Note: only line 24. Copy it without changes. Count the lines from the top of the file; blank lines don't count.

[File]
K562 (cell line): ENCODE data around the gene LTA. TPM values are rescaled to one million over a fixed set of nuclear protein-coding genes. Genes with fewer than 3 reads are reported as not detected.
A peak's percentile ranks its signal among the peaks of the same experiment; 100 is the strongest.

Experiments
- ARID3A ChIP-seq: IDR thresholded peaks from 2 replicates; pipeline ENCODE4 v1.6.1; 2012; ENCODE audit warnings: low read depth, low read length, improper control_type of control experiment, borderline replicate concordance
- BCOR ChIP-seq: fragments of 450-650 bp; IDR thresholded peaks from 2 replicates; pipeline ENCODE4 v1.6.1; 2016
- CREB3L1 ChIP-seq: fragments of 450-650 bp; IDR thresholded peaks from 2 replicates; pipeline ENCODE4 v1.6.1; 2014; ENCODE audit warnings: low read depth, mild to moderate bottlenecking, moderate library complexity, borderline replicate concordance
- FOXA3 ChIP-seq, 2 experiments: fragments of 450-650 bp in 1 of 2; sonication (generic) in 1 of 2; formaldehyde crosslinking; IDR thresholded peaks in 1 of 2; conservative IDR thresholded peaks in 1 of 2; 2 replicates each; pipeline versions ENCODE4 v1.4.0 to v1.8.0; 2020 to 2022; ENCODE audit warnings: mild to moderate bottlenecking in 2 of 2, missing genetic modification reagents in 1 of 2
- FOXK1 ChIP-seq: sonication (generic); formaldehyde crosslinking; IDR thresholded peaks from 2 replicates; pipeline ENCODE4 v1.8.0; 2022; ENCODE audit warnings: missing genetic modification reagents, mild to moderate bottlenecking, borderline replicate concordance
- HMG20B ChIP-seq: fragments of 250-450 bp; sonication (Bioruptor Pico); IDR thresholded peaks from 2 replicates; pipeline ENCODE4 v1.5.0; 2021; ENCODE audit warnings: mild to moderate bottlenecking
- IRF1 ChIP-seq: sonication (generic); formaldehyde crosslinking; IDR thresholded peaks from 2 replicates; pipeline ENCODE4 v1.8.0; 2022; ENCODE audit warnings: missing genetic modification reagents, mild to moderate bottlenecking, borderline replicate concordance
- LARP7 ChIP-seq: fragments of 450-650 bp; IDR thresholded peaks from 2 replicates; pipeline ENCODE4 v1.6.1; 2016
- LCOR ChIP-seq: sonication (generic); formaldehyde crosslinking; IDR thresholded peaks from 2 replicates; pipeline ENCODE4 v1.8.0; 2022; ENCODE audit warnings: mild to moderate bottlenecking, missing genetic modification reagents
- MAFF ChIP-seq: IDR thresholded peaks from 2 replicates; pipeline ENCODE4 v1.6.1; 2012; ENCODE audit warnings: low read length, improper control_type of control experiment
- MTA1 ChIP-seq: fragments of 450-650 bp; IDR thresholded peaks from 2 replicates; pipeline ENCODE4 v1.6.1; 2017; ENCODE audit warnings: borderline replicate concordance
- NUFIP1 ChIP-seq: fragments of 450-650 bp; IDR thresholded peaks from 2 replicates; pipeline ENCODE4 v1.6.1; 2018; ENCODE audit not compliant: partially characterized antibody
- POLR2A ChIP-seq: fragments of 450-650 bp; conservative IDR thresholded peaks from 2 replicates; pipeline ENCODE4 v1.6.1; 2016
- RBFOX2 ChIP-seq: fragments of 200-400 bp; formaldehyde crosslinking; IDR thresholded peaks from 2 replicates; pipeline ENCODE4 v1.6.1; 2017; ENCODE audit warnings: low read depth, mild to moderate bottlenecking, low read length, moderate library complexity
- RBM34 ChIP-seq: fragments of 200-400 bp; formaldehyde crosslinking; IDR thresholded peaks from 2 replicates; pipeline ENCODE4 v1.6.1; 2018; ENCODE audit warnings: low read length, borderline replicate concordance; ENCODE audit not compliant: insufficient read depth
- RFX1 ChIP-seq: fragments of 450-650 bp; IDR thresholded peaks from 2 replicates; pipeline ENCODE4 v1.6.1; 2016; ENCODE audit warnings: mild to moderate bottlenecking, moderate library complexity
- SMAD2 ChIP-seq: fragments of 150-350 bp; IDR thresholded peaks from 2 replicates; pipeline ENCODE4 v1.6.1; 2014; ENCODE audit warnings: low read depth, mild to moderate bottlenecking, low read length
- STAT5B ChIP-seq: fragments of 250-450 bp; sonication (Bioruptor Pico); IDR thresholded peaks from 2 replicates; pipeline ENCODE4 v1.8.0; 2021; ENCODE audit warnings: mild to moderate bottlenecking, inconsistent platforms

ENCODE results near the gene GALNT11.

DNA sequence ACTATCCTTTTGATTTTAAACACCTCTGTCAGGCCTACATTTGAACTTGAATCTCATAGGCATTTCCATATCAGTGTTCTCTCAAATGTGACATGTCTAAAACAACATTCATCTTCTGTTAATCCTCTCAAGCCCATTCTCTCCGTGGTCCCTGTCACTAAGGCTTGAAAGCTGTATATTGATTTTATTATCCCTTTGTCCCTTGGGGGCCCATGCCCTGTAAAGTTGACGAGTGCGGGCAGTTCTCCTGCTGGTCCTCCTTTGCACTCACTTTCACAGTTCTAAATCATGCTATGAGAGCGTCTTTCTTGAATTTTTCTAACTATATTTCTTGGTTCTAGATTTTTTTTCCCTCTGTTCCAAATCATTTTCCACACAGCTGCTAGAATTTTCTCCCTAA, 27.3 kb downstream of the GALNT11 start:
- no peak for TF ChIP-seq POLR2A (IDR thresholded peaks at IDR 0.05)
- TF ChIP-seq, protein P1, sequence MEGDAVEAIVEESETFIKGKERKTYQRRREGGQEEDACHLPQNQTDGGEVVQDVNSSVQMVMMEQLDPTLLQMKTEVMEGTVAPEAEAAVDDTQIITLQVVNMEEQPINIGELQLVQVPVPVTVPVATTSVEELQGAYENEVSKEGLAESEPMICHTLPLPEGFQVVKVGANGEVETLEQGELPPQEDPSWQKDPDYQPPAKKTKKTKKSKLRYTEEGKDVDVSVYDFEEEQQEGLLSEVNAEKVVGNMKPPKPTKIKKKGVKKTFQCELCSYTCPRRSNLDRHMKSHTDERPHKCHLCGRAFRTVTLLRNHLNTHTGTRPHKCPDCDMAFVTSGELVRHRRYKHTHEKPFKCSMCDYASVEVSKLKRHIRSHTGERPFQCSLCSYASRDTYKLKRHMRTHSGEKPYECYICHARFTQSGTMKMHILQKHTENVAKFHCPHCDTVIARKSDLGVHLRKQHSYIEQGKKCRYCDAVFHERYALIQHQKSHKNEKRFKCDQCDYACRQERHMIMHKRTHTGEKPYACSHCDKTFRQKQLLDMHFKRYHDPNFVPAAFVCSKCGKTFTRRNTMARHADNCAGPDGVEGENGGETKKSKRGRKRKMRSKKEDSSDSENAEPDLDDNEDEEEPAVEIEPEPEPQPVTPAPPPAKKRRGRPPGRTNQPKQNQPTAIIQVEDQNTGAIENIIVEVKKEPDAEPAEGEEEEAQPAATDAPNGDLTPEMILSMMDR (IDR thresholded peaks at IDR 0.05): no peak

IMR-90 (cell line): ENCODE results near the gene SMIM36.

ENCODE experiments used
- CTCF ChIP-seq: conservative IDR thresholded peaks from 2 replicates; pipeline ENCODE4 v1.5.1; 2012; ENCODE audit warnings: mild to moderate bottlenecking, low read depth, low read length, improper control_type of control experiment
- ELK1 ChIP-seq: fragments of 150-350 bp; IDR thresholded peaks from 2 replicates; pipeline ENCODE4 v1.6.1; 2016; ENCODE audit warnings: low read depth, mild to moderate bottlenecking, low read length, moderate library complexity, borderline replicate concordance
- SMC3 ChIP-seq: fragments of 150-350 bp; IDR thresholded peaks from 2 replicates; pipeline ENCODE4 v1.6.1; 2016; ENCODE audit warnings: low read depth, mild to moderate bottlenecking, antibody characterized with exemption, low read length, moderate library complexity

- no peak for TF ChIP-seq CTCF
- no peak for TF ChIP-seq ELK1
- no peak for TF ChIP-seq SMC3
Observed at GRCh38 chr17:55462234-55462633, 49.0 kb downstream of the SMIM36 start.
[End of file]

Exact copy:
- no peak for TF ChIP-seq POLR2A (IDR thresholded peaks at IDR 0.05)